The Hindu Right’s role in communalising politics and politicising religion: Zoya Hasan
Academic and political scientist Zoya Hasan talks about the politics of Hindutva, the Ayodhya dispute’s role in BJP’s rise to power, Hindutva’s vicious use of religious symbols, cultures, and institutions to construct a “Hindu vote bank” and the country’s rapid move towards the reality of a majoritarian state.
Hasan argues here that the book stands out for three major reasons: it articulates the three major sides of the dispute, failure of the country’s political institutions and parties in resolving the dispute, and the role of the Hindu right and its affiliates in using religion to communalise politics and politicise religion”.
Hasan was also one of the 103 signatories to a statement issued by academics in the country that called for a review of the November 9th Ayodhya verdict.
In the Nemi Chandra Jain memorial lecture delivered in New Delhi on 16 August, Romila Thapar explains the historical context that forms background to contemporary definitions of the “Other” and the “Self”. The “Self” in every culture, she argues, although different, is defined viz-a-viz the “Other”, a dynamic category, which transforms with the changes that the particular society is subjected to over time, socially and culturally. This “Otherness” is often used to marginalise or ghettoise people in cultures across the world since years, of which today’s hoardes of refugees are a result. Thapar adds that contemporary Indian society also falls back on colonial thinking which sharpened the definition of “otherness”, based on the concept of race, giving rise to flawed categories like “civilised” and “primitive”. Therefore, questioning the whole pettiness of the idea of the “Other”, she says, “those whom we see as different, often help us define ourselves, individually and socially”.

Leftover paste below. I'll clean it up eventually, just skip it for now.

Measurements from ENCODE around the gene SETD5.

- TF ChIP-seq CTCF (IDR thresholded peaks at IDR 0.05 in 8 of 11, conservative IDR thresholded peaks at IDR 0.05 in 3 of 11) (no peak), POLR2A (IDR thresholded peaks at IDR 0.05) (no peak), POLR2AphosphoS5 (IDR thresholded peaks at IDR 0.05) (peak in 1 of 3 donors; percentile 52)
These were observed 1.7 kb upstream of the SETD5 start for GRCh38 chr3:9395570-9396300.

The last five years have been about everything besides the issues on which the BJP campaigned and came to power in 2014: employment, corruption, economic growth, and development. The country has seen a steady worsening of the economy because of demonetisation, anti-people policies of the government, and the agrarian crisis. Romila Thapar talks about the attempts to transform the country into a Hindu Rashtra as per the vision of the present government in the absence of a strong opposition. Thapar argues that this vision reiterates the colonial view, rooted in the two nation-theory, which saw only Hindus as legitimate citizens and cultural representatives of the country, as against Muslims and other members of Indian society. It is this that explains the fanatical attack on public discourse, the onslaught on the autonomy of academic institutions, and the alienation and victimisation of Muslims and other minorities. All of these are strategies in pursuit of the Hindu Rashtra. The RSS, of which the BJP is the political arm, have declared their inspiration to be Mussolini and other Italian fascist leaders and have used their principles to structure and orient their own organisation. The systematic attack on free speech and free thinking, and the undermining of academic institutions – particularly universities teaching social sciences, are examples of the dictatorial and authoritarian essence of their politics. This politics is antithetical to what the social sciences attempt to teach. The critical questioning of present social, political and economic realities would pose a direct threat to their communal agenda.